The RCVS is the veterinary regulatory body responsible for monitoring the educational, ethical, and clinical standards of practicing veterinarians in the UK and the Commonwealth of Nations. It evaluated the Doctor of Veterinary Medicine program on the following 12 accreditation standards:

  • Organization
  • Finances
  • Facilities and equipment
  • Animal resources
  • Information resources
  • Student caliber
  • Admission and progression criteria
  • Academic and support staff qualifications
  • Curriculum
  • Assessment policies, methods, standards, and quality assurance
  • Research programs, continuing and higher degree education, and
  • Outcomes assessment procedures

Dean Olson was notified of the RCVS accreditation in a September 13 letter and notified students of the achievement that afternoon. The RCVS had first visited SGU in 2017 and offered suggestions and recommendations. It was satisfied that improvements had been made during a recent follow-up visit to the school.

The accreditation builds on the School of Veterinary Medicine’s growing accolades. Last November, the AVMA renewed the SVM’s accreditation through 2025—the maximum seven-year term for accreditation. SGU’s SVM is one of 19 AVMA-accredited schools outside the US, and one of just two in the Caribbean. In addition, SGU’s Small Animal Clinic (SAC) was recently re-accredited by the American Animal Hospital Association (AAHA) through 2022, having earned the full three-year term for re-accreditation.

Now in its 20th year, the School of Veterinary Medicine has graduated nearly 1,700 students who have gone on to practice in 49 states in the United States and 16 other countries around the world. The School maintains partnerships with 31 universities and clinical facilities in the US, UK, Canada, Ireland, and Australia, where fourth-year students spend a year of clinical training at an affiliated veterinary school.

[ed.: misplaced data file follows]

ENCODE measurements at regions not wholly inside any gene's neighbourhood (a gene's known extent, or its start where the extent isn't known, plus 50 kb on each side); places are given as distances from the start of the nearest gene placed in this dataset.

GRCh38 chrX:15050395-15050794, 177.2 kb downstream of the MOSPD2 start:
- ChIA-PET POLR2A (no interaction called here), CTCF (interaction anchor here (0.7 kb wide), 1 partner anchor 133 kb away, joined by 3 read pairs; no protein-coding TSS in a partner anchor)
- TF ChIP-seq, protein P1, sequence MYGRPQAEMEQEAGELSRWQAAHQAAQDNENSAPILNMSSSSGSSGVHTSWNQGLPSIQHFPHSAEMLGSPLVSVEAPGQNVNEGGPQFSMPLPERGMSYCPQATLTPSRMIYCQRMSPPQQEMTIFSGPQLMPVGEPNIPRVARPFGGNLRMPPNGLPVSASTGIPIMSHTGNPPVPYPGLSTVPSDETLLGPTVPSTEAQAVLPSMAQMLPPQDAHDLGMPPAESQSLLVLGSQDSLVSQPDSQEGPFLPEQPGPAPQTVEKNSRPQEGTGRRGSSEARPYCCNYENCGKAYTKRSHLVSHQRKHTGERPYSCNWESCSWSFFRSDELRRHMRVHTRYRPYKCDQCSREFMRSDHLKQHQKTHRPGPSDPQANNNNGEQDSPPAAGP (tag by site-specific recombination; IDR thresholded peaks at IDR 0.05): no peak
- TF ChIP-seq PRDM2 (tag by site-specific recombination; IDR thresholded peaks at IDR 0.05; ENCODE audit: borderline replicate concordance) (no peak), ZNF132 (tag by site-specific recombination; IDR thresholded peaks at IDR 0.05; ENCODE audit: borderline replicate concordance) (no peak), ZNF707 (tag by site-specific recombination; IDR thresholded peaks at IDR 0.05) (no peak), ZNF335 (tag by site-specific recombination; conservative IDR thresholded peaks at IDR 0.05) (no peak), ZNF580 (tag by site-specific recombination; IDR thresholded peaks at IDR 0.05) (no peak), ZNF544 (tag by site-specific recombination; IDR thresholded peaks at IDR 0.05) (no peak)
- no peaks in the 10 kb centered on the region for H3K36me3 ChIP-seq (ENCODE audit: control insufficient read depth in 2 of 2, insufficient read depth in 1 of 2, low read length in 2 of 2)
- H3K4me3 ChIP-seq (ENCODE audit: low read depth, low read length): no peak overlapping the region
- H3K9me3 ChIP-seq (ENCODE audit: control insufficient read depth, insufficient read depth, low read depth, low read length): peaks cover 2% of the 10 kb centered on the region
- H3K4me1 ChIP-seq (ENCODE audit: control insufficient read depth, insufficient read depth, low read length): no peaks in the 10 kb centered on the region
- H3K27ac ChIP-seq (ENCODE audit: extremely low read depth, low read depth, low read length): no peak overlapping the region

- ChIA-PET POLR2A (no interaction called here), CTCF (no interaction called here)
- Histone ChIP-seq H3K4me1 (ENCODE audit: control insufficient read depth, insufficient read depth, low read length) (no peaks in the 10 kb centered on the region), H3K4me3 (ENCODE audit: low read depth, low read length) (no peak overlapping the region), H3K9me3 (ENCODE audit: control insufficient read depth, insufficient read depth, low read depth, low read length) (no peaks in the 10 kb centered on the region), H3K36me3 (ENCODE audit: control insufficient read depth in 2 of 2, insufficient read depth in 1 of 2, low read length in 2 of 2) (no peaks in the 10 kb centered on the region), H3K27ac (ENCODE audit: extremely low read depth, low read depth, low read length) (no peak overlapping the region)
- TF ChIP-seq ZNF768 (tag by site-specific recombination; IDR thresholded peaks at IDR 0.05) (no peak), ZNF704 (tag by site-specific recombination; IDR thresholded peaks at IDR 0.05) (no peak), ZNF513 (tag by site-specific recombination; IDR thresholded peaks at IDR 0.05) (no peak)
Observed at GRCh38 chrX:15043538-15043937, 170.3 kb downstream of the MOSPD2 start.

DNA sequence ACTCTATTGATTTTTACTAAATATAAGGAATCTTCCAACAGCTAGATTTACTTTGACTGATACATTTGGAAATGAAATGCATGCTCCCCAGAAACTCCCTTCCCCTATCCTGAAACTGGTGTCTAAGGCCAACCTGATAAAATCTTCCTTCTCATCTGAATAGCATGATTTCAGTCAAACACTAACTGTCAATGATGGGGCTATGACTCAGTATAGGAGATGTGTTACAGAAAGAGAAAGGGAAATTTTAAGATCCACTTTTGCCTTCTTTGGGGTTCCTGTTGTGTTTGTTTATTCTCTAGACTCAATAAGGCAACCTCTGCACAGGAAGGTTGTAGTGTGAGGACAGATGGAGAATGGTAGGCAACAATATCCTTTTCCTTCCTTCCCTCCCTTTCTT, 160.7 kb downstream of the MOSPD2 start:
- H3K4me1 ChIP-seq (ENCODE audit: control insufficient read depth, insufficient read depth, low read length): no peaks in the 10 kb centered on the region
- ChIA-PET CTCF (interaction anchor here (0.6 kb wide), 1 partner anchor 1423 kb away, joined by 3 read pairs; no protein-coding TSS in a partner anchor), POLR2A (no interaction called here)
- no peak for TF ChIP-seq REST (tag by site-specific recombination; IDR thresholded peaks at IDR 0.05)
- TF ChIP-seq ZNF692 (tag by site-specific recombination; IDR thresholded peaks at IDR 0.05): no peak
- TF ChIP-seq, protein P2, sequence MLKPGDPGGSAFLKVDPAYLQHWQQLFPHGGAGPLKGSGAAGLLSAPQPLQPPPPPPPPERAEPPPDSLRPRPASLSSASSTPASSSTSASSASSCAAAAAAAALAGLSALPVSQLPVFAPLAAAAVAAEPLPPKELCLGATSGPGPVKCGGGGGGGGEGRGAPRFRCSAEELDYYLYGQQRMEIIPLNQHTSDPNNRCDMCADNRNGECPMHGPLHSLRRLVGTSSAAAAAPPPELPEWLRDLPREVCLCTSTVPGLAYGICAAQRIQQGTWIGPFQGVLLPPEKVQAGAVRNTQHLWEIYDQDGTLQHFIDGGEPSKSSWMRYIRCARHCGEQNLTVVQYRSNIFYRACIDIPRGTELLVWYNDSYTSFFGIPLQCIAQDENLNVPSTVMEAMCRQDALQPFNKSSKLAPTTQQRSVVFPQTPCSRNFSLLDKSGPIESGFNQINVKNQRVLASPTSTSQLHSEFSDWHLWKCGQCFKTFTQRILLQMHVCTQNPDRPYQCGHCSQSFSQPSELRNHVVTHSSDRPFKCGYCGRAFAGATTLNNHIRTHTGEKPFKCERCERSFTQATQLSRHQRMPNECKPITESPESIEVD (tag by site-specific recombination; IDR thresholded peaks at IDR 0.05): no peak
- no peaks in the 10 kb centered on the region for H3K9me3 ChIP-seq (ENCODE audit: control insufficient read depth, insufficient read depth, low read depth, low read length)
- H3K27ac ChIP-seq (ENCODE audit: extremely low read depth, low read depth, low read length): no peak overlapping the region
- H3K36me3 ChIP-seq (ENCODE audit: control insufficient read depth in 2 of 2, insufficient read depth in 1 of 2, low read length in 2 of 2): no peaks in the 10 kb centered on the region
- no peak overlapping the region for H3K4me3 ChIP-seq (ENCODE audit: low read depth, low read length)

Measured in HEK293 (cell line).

“To be fully accredited by the RCVS puts us right at the top in terms of the quality of training that we provide to our students looking to pursue a career in animal health care,” said Dr. Olson. “As we continue to expand and grow our successful veterinary program at SGU, we will look for further partnerships around the world.”

– Laurie Chartorynsky

Fall 2019 Veterinary Class Embarks on “Unique Odyssey”

Once a St. George’s University student herself, Deborah Coy, MD ’88, returned to Grenada 17 years later with the eldest of her three daughters, Danielle, now a first-term School of Veterinary Medicine student at SGU. The veterinarian-in-training joined her Class of 2023 brethren in August for the SVM White Coat Ceremony, marking their entry into the veterinary medical profession.

This fall marks the 20-year anniversary of the school opening its doors in True Blue. Dr. Coy marveled as the changes to campus, and cherished the opportunity to coat her daughter as she took the next step toward becoming a career in veterinary medicine.

“The changes to the campus since the last time I was here are so impressive. I love it,” enthused Dr. Coy, now a practicing pediatrician in Towaco, NJ. “I am so very proud that my daughter chose to attend SGU. I feel like she’s reliving what I did so many years ago.”

“In a way, I grew up here at SGU,” shared Danielle Macstudy. “My mom brought me back several times until I was about 4 or 5 years old. I’ve always known I wanted to work with animals, so from a young age I knew I wanted to become a veterinarian. Then I fell in love with SGU from hearing all of these wonderful stories from my mom.